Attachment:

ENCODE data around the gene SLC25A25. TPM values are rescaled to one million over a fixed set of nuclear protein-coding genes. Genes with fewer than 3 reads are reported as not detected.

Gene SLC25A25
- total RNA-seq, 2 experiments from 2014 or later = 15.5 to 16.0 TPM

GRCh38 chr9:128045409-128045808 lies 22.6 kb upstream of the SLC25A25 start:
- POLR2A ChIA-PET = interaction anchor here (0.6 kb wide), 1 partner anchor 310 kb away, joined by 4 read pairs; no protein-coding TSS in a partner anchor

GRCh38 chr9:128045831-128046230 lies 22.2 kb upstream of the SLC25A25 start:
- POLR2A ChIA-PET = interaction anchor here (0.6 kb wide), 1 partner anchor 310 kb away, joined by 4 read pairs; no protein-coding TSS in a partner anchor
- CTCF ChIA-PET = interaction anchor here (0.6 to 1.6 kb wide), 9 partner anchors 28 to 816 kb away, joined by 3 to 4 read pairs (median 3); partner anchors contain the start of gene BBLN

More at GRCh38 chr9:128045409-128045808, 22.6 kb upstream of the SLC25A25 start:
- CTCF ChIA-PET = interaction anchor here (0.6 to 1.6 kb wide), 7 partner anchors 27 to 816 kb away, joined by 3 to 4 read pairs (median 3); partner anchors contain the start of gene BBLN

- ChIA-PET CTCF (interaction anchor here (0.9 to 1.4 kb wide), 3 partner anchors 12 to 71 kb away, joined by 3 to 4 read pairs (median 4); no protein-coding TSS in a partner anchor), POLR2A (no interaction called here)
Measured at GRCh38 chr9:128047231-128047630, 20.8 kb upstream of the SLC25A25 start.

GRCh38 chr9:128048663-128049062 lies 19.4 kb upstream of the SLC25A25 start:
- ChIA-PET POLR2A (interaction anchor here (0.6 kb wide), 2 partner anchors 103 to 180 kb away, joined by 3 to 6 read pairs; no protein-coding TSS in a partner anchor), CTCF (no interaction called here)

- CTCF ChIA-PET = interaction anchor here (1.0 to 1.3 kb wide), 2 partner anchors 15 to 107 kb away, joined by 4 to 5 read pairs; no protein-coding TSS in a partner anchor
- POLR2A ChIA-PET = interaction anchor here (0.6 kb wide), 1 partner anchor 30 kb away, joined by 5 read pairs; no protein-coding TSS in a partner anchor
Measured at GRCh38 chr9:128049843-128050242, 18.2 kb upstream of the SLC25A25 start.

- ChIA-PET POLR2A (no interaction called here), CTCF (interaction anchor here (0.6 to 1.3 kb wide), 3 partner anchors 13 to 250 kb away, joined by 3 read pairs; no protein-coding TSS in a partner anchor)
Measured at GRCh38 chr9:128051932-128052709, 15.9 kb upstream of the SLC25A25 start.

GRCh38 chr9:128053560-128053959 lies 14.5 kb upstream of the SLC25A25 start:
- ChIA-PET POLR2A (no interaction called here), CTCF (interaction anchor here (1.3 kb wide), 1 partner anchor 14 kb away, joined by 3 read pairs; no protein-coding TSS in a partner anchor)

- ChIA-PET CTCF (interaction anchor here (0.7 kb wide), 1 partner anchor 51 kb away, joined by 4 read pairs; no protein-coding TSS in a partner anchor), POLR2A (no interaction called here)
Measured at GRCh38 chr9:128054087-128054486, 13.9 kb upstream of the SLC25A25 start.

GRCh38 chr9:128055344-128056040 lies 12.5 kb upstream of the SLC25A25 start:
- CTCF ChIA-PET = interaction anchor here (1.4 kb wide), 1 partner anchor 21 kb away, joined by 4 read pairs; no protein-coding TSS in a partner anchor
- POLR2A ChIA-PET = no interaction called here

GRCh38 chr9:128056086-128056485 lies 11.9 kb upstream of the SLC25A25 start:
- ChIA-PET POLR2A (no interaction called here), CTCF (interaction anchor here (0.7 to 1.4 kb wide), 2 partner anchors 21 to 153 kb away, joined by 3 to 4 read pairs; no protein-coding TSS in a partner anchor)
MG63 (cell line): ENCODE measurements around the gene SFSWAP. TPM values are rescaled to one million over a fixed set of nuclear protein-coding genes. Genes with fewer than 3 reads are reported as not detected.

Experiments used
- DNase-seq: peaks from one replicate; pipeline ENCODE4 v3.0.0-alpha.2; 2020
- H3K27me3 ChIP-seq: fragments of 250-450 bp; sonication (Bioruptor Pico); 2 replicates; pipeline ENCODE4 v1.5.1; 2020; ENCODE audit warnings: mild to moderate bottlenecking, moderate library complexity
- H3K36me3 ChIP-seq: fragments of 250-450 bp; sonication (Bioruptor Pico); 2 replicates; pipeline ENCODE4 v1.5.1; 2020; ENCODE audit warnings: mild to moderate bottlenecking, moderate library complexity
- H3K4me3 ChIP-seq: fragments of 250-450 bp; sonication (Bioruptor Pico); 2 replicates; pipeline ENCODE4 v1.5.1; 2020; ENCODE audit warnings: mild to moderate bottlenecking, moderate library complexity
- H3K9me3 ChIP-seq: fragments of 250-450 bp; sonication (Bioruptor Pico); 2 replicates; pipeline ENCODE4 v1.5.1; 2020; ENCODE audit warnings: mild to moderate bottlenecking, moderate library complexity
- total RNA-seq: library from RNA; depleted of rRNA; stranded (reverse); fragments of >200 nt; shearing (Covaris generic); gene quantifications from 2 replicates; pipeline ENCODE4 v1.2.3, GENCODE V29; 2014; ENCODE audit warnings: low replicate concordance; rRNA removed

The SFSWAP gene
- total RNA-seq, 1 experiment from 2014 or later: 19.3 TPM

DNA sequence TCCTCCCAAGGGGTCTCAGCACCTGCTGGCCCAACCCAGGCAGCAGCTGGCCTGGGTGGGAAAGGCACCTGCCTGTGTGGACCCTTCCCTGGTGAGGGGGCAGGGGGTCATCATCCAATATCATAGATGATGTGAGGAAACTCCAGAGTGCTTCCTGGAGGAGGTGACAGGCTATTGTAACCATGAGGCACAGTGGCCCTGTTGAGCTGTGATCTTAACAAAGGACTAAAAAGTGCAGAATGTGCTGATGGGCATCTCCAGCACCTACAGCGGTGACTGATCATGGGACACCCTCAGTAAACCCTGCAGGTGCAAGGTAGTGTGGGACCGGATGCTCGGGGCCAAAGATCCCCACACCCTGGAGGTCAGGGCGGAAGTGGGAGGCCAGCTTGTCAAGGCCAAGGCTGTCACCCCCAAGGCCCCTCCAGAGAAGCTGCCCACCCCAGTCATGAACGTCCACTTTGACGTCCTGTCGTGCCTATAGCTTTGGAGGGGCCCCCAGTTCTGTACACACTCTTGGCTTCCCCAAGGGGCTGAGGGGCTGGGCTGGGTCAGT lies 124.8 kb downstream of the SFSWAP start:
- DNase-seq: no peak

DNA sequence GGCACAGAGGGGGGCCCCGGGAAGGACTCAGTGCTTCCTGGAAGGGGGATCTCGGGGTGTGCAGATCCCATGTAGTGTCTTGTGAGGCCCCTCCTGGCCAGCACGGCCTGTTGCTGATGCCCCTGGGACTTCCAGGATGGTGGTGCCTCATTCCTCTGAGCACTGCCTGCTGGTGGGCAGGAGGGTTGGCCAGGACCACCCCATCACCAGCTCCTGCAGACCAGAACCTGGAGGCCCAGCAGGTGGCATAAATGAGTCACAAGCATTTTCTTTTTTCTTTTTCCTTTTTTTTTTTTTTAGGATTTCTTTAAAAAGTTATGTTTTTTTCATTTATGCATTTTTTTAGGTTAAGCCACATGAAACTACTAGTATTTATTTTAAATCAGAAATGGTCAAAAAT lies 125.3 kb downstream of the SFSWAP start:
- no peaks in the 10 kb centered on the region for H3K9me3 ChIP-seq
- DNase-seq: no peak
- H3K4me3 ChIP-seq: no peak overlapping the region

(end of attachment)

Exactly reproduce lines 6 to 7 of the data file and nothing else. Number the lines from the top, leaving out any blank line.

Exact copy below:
GRCh38 chr9:128045831-128046230 lies 22.2 kb upstream of the SLC25A25 start:
- POLR2A ChIA-PET = interaction anchor here (0.6 kb wide), 1 partner anchor 310 kb away, joined by 4 read pairs; no protein-coding TSS in a partner anchor